- Inspect and check the pool for fallen leaves, litter, pollen, and small insects and animals that took a dip in it. Remove them immediately whenever possible. If left unattended, the sunken materials could risk pollution, algae production, and an increase in molds.
- Clean the pool liner and underwater surface regularly. To avoid dirt and other pollutants from accumulating, squishy brush the liners, stairs, steps, and squeaky clean the bottom of your natural pool.
- Prune and cut the dead plants and use a skimmer net to remove the fallen debris and organic materials from the surface of the pool. You can use a net to cover the pool’s surface to prevent leaves, branches, and other materials from getting into your natural pool.
- Dismantle and drain the pump and filtration system regularly.
- Keep the circulation of water in your natural pool. The continuous flow of clean freshwater provides clean and fresh water that drives dirty water to your filtration system.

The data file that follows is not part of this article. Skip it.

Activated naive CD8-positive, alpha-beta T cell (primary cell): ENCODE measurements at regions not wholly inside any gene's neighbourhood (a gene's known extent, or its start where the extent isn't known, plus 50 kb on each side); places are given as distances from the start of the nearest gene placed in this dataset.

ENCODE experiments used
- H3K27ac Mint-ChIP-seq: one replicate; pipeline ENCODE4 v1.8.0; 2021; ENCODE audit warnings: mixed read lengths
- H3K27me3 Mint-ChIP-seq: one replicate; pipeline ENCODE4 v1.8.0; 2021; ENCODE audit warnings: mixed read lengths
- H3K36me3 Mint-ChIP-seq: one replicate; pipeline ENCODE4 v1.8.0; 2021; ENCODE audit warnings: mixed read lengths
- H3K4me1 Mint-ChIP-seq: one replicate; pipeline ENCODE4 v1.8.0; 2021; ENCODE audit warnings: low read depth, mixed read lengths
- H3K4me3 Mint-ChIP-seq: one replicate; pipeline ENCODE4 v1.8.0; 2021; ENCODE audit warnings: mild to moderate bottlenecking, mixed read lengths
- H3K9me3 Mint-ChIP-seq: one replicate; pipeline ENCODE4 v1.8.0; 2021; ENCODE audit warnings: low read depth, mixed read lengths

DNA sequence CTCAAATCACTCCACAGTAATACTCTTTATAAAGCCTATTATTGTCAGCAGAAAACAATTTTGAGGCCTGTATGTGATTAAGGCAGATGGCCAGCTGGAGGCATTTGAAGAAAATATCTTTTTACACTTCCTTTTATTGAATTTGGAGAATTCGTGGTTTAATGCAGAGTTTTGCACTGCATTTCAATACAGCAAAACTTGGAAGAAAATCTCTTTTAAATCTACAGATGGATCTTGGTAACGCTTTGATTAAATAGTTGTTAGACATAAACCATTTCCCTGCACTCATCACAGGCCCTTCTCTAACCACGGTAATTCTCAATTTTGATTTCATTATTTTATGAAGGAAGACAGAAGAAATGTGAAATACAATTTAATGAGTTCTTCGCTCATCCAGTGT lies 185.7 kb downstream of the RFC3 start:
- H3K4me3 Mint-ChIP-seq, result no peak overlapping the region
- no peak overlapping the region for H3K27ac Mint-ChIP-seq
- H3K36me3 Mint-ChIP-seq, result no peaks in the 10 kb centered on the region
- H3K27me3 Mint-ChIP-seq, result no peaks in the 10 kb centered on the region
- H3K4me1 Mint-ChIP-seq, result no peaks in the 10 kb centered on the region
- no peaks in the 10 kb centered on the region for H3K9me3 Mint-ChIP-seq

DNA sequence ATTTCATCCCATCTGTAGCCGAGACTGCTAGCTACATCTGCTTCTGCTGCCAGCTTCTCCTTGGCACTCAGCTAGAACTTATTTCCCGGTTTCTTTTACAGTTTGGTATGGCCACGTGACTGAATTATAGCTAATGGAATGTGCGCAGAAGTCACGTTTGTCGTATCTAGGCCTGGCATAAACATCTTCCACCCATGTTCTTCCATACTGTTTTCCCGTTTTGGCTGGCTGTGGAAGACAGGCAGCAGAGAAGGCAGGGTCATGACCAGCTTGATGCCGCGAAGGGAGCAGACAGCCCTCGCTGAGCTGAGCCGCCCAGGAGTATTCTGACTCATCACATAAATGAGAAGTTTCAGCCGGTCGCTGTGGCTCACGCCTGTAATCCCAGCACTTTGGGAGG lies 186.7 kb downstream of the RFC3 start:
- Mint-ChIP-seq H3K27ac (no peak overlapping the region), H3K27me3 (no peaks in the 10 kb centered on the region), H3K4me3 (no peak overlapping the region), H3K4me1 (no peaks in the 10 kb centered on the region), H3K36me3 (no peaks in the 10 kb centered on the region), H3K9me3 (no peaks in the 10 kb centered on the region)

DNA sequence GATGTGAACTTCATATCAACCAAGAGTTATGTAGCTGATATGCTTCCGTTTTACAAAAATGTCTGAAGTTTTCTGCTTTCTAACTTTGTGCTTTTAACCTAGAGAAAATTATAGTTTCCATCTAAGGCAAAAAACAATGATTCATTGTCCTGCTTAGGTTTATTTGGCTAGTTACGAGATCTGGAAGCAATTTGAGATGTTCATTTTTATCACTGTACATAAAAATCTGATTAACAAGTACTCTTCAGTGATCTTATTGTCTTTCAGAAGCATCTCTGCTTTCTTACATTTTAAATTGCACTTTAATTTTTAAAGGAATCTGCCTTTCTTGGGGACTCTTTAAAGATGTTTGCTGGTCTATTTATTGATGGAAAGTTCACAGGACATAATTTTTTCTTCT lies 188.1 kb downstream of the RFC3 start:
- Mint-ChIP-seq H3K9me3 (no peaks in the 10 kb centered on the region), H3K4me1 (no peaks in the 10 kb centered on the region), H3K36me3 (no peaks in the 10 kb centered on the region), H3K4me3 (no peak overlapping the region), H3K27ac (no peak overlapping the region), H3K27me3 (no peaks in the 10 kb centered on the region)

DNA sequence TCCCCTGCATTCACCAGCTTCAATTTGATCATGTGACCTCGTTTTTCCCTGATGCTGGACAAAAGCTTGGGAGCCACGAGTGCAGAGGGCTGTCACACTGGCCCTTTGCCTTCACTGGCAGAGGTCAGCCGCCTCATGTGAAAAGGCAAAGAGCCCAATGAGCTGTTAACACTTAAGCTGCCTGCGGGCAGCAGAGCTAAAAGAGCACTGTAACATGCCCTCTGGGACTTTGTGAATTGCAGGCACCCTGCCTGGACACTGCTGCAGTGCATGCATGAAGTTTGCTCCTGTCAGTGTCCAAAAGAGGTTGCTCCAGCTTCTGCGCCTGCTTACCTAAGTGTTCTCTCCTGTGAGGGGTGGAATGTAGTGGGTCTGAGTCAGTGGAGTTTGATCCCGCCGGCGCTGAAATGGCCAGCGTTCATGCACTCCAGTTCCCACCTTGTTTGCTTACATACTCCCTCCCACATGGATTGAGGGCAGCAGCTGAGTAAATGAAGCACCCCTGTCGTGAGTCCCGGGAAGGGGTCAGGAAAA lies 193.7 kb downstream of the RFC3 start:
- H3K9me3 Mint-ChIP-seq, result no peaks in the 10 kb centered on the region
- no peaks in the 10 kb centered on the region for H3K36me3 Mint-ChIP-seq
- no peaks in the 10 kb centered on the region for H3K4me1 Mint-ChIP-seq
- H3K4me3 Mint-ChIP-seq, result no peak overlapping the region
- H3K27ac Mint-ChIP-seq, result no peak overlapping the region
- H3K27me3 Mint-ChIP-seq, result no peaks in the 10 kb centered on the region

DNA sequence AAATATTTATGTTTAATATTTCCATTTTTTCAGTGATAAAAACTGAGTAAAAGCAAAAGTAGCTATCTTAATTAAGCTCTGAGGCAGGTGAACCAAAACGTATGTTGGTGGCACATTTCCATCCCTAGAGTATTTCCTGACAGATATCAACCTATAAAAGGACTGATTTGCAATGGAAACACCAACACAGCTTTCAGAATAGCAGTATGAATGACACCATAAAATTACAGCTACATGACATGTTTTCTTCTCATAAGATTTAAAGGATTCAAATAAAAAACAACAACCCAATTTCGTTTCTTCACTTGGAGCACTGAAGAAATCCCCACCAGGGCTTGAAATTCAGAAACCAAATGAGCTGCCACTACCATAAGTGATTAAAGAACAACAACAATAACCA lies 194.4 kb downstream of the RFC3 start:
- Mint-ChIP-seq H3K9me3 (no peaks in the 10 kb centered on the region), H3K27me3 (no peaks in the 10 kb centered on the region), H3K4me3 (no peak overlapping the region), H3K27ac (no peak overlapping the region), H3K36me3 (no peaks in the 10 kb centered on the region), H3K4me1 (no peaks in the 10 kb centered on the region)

- To fight algae and bacteria in your pool, use floating sphagnum moss.
- Check your pool water with pH strips to monitor the acidity of the water. The ideal pH level for water is 7. If your pool becomes more acidic than this, it can damage your skin and cause eyes and ears irritation.
- To prevent bacterial growth and an unattractive color in your pool, use an ionizing pool cleaning device that pulsates the electricity that alters the electrical structure of the water in your pool.
If the moss and ionization systems didn’t work, you can use chemicals. Remember, before applying it, to read the instructions carefully. A freshwater pool might not be as clean as a chlorinated one, but with proper maintenance and care, it is way better and healthier for your skin. If the maintenance seems to be too much for you, you can hire a professional that could clean and maintain your natural pool, especially when draining and dredging.
Creating a natural swimming pool out of a neglected backyard pond can be wholesome and a lot of work, but with patience and dedication, the outcome can be rewarding. You could enjoy your water feature in a new, natural way without having to use harmful chemicals to keep the water safe and clean.
Also, since it is a natural pool, consider checking and cleaning it regularly to ensure its cleanliness and safety. In the long run, a natural pool doesn’t require high maintenance costs since once the balance is achieved, the water will be naturally clear, like lakes in the mountains.